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Suddenly "Negro" Is the Word on Everyone's Lips

From U.S. Census writers to Senate Majority Leader Harry Reid, a racial designation long abandoned seems to be making a comeback.
 
 
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The week that began with a minor controversy about a dated racial term used to describe African-Americans, and ended with a major one that involved the use of the word by Senate Majority Leader Harry Reid. The word is "Negro".

First, the census. After finding that more than 50,000 census respondents wrote in "Negro" as their racial identification on the 2000 census, the U.S. Census Bureau decided to include it as a check-off option in the section of the survey where respondents are asked to identify their race. Many cried foul, seeing it as a derogatory adjective that hearkened back to the segregationist era. Others argue that elderly blacks may not view it the same way, and that the terms "African-American" and "black" may not be embraced by those descended from cultures other than the African-descended one whose people were brought to the land of the free in chains.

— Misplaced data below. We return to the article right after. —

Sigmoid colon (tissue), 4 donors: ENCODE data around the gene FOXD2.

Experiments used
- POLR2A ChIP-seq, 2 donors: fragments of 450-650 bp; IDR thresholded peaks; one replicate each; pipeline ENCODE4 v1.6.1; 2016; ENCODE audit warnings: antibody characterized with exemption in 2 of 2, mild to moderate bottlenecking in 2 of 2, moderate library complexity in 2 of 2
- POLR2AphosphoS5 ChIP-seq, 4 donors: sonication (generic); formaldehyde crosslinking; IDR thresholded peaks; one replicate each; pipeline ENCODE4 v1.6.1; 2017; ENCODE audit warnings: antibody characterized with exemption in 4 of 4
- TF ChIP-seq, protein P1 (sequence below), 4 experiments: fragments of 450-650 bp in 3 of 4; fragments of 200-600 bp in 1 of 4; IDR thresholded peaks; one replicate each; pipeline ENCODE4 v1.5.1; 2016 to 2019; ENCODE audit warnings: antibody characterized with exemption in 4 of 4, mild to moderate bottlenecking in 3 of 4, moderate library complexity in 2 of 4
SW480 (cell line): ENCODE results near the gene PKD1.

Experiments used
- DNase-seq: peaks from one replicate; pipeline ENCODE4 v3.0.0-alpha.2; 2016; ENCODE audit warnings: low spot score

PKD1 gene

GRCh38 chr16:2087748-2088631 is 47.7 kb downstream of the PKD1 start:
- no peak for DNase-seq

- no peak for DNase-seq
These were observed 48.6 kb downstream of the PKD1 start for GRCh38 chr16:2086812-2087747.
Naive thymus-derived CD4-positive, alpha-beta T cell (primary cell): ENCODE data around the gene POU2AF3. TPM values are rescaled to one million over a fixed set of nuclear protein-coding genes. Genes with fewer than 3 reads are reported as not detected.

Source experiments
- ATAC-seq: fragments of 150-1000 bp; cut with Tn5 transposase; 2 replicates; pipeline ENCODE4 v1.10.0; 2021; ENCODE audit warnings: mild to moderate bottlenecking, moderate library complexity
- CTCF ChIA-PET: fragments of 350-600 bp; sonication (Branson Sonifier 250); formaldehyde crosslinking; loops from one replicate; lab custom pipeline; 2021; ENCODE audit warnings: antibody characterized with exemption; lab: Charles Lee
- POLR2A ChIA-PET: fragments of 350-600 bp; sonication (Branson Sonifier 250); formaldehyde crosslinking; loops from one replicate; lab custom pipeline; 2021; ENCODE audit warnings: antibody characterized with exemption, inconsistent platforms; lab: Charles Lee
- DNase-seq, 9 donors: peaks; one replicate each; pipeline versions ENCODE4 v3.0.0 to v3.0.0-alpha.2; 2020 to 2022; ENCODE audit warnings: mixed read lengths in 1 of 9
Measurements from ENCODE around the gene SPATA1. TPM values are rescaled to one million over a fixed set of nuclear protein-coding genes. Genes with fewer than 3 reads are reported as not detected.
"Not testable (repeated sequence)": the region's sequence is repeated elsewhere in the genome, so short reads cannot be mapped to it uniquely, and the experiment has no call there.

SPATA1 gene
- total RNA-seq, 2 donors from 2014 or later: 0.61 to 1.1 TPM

When I was a little girl, "Negro" was the politically correct term for those otherwise known as "colored" people or described by white people by a range of epithets, the most egregious being what we now call "the 'N' word." As a white woman who grew up in a very segregated New Jersey, I'm hardly qualified to wax forth on the appropriateness of the Census Bureau's use of the word Negro. (For an excellent discussion on the subject, see Melissa Harris-Lacewell's discussion with Rachel Maddow [video].) But I can see why the census-takers chose to use it. Harry Reid, now -- that's another story entirely.

VIDEO AFTER THE JUMP

Adele M. Stan is AlterNet's Washington bureau chief.

 
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